With most displays now including HDMI, it’s hard to find a compelling reason not to use it. But this gives way to an input issue because many TVs only have one or two HDMI inputs. Short of pulling/inserting plugs every time you want to switch between your HD cable box or HD player or some other device, the solution is an HDMI switcher that accepts multiple HDMI inputs and then sends the signal out to the display. But switching requires punching the correct button on the switcher or the remote every time you want to change sources, so something along the lines of Iogear’s HDMI 2 x 1 Automatic Switch might be better, as it senses and automatically switches to whichever of its two inputs are active.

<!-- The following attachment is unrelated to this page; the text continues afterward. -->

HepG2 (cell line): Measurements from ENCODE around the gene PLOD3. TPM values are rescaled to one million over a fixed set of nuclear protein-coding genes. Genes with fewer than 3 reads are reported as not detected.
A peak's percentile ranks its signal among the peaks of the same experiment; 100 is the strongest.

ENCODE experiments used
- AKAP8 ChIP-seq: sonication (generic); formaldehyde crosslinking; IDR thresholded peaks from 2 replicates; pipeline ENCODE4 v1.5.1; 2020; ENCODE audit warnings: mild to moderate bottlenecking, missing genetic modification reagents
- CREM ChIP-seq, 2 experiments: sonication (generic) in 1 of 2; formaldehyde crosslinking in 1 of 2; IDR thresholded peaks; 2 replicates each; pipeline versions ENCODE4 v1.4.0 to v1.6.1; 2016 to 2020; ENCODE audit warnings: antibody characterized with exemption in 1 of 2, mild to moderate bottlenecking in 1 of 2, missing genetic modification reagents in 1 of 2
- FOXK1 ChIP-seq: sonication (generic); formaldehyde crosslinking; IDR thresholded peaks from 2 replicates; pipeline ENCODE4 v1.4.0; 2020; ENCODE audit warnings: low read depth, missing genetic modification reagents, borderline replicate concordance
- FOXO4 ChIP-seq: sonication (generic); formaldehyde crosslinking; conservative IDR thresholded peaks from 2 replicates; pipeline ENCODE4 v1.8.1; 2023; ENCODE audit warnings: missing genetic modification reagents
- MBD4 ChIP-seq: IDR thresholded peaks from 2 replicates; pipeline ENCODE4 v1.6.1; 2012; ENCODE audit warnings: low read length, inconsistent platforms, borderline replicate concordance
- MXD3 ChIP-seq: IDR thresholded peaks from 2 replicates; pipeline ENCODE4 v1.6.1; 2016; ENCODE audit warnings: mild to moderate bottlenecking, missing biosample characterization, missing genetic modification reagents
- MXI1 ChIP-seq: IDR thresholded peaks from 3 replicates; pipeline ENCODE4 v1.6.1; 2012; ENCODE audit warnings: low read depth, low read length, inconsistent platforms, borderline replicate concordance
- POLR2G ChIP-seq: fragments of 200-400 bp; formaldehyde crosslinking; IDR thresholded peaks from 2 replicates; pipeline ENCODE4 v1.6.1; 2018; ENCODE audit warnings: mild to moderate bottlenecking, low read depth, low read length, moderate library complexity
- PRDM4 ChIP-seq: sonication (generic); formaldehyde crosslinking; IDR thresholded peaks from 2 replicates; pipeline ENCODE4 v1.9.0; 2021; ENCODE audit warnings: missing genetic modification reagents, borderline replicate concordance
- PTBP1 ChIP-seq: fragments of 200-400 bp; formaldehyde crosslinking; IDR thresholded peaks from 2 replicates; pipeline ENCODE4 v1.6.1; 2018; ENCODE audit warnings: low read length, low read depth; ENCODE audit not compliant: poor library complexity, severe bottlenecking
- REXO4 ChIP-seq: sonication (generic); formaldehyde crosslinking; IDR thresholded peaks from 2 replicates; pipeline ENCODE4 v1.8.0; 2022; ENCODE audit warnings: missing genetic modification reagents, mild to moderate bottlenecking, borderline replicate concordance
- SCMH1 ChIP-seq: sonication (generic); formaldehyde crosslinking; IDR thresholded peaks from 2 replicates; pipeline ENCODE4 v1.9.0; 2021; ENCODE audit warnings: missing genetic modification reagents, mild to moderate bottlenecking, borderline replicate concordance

Tips for Surviving the HD DVD vs Blu-ray Battle
Until recently, the only way you could watch high-definition programming was to get it from a cable box, satellite receiver or an over-the-air HD antenna. Mark Jackson, president of EchoStar Technologies (parent company of satellite provider Dish Network), says high-definition bandwidth limitations presented an initial challenge for all content providers, but MPEG-4 compression, new modulation methods, and advanced hardware helped overcome these restrictions. Now, content providers can offer more high-definition programming, which helps justify a consumer’s investment in HD equipment.